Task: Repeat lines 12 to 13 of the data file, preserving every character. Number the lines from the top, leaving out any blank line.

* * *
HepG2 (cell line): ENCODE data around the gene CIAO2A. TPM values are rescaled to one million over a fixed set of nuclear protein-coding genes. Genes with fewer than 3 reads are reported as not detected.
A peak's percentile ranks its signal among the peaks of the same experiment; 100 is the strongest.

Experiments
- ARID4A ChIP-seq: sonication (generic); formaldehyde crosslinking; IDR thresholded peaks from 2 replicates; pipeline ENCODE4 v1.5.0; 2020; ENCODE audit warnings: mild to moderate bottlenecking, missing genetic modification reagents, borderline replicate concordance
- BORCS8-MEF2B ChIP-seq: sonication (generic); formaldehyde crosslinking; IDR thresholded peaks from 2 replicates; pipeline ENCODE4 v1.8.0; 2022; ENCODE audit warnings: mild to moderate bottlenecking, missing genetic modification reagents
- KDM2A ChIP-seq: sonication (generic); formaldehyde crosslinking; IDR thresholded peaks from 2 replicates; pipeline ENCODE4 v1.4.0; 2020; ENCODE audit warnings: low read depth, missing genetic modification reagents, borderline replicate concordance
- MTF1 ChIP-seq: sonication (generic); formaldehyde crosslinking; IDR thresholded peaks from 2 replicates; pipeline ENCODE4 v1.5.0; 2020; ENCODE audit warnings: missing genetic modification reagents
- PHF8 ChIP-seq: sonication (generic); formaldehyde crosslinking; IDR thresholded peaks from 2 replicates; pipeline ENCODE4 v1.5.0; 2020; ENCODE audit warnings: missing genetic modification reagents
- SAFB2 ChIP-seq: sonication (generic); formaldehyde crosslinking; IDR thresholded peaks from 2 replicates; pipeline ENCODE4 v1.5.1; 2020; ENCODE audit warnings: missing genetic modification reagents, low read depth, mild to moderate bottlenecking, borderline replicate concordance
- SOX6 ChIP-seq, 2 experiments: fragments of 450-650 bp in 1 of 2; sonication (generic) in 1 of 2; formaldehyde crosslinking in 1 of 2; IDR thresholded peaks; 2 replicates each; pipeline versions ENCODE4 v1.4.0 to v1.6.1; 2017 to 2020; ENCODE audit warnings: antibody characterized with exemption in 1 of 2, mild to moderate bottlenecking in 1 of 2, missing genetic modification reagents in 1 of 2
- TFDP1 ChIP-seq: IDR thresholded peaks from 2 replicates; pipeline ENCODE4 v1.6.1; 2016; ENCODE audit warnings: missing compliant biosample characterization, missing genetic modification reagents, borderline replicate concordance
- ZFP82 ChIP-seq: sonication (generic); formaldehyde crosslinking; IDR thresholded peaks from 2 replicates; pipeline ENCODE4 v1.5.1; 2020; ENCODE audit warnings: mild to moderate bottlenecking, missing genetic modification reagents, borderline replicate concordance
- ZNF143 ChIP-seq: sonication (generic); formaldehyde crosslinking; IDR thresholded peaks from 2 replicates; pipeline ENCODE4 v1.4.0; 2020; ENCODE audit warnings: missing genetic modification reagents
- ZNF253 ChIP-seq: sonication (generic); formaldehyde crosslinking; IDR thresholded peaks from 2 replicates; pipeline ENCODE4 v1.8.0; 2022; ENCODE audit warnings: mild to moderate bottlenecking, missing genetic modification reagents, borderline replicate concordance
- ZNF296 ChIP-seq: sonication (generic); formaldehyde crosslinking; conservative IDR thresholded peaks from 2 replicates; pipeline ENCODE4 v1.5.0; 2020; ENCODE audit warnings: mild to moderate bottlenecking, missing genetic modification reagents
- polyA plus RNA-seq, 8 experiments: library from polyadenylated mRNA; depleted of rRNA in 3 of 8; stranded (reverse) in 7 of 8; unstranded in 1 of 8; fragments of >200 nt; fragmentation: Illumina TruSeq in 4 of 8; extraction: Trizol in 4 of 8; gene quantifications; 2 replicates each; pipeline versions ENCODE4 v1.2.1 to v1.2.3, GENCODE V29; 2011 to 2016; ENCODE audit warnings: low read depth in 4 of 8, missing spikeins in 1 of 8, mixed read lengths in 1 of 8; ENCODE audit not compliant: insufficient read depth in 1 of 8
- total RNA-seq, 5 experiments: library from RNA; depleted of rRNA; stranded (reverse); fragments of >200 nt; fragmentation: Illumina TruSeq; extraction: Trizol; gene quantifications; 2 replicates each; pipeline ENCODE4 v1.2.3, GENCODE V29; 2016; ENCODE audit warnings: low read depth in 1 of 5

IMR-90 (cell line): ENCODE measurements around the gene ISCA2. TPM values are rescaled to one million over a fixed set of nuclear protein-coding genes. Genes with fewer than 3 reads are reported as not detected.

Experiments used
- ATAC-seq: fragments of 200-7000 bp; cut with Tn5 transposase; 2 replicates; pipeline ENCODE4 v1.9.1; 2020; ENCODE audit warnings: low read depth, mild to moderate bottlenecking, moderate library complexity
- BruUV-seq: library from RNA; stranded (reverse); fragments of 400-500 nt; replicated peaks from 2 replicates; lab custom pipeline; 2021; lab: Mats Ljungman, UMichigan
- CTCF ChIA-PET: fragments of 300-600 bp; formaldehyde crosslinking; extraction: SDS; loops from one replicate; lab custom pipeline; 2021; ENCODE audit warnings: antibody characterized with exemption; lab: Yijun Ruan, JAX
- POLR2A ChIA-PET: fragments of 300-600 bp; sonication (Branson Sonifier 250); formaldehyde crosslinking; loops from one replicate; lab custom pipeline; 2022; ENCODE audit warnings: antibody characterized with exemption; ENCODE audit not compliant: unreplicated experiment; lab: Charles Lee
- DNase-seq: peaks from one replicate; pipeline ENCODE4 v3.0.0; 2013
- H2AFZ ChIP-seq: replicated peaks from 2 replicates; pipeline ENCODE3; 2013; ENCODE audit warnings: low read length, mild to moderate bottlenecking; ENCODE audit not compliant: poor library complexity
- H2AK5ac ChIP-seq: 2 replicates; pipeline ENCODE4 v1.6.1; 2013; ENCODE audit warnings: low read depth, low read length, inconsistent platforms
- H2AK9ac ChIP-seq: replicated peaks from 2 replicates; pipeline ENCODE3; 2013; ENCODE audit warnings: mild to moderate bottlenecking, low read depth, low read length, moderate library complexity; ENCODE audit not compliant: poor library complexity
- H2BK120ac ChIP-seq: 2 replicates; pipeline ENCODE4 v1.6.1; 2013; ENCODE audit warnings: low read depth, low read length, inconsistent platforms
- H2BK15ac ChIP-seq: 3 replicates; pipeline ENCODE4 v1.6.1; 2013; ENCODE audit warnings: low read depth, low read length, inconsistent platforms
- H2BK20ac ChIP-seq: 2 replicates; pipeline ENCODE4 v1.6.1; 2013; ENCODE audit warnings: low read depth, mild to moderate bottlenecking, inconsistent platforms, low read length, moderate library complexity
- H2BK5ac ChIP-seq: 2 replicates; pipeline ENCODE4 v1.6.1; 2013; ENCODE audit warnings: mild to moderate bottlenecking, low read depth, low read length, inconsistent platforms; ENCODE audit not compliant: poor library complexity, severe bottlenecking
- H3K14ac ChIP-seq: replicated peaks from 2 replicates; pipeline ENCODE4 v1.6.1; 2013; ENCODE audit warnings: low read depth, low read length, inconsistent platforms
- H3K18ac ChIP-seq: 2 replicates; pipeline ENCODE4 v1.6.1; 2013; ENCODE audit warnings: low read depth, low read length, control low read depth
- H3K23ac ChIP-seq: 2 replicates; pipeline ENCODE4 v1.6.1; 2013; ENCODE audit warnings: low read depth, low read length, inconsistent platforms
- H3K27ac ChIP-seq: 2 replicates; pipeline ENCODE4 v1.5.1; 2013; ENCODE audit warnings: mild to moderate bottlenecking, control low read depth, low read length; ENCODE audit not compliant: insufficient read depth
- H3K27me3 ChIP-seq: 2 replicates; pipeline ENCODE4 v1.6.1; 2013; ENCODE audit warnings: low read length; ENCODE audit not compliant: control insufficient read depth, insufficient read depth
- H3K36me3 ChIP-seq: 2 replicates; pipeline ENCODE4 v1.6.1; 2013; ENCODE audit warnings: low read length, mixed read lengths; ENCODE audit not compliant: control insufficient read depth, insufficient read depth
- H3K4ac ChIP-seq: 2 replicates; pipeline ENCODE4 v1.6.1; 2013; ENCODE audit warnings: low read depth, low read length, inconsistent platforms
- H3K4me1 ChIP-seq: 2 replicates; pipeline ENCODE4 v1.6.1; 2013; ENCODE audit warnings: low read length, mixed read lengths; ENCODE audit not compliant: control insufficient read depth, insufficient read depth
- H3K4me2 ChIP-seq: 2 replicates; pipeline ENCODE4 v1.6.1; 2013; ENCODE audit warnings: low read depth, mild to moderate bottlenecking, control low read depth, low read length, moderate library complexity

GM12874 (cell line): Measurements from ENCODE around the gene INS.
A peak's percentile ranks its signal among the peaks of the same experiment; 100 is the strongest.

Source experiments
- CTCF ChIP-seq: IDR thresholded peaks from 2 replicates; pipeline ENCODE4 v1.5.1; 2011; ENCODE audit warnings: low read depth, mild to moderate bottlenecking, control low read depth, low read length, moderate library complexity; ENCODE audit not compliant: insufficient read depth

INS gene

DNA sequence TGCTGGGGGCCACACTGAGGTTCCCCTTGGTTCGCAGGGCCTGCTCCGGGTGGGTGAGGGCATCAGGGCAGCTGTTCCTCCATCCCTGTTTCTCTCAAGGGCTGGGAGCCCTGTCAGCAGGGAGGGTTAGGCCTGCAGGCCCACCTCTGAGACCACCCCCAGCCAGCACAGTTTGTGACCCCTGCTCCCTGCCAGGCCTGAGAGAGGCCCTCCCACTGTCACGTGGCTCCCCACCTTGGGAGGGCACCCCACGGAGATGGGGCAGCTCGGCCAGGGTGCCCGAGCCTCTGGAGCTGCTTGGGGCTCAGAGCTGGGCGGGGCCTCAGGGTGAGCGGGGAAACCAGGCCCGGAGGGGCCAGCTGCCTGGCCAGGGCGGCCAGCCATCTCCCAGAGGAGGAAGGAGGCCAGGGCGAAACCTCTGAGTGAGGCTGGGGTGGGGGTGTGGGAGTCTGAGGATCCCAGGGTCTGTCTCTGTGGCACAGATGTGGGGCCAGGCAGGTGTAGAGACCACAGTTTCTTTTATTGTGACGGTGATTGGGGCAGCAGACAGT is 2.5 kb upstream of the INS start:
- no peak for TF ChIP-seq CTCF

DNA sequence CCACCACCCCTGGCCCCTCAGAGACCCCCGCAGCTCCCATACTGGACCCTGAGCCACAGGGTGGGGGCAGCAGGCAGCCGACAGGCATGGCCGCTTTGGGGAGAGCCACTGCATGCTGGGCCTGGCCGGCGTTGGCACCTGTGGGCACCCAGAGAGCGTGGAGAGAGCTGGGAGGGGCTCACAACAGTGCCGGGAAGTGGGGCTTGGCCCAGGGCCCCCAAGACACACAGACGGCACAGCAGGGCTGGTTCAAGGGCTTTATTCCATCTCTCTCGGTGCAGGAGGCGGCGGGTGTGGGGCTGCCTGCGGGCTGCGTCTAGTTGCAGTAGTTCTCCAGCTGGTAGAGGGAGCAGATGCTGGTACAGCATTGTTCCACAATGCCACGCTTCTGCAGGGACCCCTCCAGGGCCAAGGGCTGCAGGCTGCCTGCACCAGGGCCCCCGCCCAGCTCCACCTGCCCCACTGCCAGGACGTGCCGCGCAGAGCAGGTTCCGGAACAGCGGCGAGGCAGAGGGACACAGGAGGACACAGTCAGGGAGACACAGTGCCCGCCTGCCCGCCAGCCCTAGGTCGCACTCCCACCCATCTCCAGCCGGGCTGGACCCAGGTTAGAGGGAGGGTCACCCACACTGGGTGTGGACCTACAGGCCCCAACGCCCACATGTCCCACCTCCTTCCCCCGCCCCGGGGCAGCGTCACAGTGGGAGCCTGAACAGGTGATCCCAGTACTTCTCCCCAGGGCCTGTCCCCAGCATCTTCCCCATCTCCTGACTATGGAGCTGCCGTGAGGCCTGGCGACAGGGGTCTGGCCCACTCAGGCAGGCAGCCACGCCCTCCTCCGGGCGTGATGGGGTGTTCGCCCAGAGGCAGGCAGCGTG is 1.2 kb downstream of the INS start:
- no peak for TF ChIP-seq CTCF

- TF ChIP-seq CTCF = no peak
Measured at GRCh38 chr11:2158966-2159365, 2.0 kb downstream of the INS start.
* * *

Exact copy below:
- ZFP82 ChIP-seq: sonication (generic); formaldehyde crosslinking; IDR thresholded peaks from 2 replicates; pipeline ENCODE4 v1.5.1; 2020; ENCODE audit warnings: mild to moderate bottlenecking, missing genetic modification reagents, borderline replicate concordance
- ZNF143 ChIP-seq: sonication (generic); formaldehyde crosslinking; IDR thresholded peaks from 2 replicates; pipeline ENCODE4 v1.4.0; 2020; ENCODE audit warnings: missing genetic modification reagents